Level. The level of planning is broken into Strategic, Operational, and Tactical. The best way to explain these three levels is to look at it from the reverse — tactical first. Tactical is your day-to-day, project-level activities. Tactical plans are short in duration (weeks to months) and usually implemented at the lowest level (not always developed there though). Operational plans are normally at the program level — there usually are several tactical plans that make up one operational plan and a few operational plans in a strategic plan. Operational plans are somewhat broader and longer lasting than tactical plans (months to years). Strategic plans are at the highest level. There normally is only one of each type (see below) in an organization. They are very long term (many years) and should drive all other (operational and tactical) plans (see figure below).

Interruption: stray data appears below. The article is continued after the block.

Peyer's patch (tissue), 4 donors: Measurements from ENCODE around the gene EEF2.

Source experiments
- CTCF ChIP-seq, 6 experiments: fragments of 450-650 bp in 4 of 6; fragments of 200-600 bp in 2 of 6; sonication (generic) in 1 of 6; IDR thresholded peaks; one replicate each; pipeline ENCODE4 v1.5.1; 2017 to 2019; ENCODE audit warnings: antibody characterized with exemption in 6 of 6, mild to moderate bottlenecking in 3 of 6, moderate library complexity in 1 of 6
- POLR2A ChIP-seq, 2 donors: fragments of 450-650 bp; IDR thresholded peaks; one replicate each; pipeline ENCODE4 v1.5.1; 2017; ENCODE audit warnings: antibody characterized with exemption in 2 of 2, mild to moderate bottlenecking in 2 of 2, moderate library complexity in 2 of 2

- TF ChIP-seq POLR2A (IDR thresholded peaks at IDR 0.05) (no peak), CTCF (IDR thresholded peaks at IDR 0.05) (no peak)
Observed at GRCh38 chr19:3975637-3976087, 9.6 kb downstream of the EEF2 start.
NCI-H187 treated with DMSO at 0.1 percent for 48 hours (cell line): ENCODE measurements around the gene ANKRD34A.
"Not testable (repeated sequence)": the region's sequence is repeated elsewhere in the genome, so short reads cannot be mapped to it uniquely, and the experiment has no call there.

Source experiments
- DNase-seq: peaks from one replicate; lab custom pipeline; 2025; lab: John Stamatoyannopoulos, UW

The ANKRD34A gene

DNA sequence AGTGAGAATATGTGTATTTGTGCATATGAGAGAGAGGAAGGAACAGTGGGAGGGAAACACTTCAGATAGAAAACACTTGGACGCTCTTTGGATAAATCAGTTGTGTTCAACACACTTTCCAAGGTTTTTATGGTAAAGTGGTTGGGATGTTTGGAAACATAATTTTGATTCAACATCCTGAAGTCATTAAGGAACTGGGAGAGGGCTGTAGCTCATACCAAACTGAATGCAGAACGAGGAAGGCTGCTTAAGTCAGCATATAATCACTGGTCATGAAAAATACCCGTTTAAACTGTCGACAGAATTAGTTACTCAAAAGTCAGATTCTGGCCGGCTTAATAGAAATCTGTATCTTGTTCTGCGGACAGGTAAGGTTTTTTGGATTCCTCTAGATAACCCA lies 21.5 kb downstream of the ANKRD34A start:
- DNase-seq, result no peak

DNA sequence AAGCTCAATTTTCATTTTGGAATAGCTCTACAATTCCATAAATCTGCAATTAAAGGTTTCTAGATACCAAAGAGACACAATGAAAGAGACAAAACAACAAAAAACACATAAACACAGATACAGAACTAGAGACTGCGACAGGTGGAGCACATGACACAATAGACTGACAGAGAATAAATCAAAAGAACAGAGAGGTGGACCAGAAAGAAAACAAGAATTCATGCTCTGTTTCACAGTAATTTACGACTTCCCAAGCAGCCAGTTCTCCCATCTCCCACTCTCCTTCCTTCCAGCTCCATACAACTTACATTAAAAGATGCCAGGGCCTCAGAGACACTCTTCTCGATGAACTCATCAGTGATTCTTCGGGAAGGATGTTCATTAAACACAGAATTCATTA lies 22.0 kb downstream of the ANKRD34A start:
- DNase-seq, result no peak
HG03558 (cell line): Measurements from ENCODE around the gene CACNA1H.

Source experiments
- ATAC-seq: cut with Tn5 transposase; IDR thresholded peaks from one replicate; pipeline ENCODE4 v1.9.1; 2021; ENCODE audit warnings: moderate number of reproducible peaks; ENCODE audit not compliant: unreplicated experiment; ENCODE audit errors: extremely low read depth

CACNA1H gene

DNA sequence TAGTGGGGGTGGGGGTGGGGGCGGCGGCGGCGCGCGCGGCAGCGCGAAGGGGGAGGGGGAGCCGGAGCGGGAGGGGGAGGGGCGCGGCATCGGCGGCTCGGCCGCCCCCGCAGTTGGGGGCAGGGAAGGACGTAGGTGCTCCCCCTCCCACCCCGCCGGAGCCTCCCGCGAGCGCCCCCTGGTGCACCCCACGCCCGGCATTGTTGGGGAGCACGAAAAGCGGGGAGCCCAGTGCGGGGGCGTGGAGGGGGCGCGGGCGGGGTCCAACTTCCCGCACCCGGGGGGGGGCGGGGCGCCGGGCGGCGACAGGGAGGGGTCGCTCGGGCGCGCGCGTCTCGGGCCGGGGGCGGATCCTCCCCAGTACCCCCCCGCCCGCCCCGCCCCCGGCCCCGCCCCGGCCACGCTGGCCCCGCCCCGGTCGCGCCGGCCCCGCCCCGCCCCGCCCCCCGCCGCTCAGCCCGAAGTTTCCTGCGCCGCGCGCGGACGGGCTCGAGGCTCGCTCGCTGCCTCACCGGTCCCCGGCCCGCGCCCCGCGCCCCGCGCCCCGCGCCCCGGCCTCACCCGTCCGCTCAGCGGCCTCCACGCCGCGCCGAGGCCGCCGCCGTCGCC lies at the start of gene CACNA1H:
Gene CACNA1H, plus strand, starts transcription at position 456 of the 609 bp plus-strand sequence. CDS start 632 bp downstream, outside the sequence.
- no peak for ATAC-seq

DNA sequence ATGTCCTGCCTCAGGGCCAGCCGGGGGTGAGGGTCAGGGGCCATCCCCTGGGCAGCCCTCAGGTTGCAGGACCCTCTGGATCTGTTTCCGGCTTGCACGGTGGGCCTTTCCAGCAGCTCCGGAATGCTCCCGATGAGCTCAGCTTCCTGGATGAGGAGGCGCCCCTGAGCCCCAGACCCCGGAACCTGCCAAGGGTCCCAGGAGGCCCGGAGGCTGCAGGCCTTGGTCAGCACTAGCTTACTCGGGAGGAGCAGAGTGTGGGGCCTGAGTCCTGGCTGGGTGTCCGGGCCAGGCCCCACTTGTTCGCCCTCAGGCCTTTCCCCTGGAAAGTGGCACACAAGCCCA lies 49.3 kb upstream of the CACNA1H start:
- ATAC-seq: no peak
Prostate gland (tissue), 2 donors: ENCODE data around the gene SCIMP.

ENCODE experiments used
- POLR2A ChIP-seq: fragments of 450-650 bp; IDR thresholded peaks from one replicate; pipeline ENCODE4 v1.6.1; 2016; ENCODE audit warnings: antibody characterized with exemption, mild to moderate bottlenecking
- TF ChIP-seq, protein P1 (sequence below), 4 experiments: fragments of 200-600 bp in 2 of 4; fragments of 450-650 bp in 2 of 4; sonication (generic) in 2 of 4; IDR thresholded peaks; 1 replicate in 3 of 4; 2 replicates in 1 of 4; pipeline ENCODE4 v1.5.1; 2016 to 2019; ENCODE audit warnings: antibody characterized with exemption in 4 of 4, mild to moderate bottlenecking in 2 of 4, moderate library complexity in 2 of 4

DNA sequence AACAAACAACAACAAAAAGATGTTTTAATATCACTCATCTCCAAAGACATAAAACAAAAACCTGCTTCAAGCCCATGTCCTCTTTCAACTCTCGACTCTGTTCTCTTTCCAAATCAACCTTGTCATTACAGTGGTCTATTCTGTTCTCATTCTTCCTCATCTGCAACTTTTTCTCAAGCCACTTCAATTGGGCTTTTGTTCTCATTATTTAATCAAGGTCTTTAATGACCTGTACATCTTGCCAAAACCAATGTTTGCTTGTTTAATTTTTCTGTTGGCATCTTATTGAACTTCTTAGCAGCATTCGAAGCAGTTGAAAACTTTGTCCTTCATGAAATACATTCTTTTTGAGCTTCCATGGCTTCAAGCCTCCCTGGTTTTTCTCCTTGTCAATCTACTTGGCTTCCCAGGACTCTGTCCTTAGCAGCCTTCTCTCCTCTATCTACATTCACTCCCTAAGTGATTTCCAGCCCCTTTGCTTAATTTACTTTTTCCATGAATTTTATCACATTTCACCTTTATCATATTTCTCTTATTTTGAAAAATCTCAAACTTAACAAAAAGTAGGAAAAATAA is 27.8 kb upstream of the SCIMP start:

Type. There are many types of plans and as noted, there can be different levels of each type of plan. Generally the different types of plans follow somewhat functional lines. Some examples of plan types are business, financial, communication, marketing, information technology, etc.. This is the area that really confuses people, especially when you have the same level plan in an organization (e.g., A company has a strategic plan, strategic communications plan, and an information technology strategic plan).
As you can see, between the different definitions, the different levels, and the different types, the whole subject of strategic planning (or any planning for that matter) can get very difficult to follow.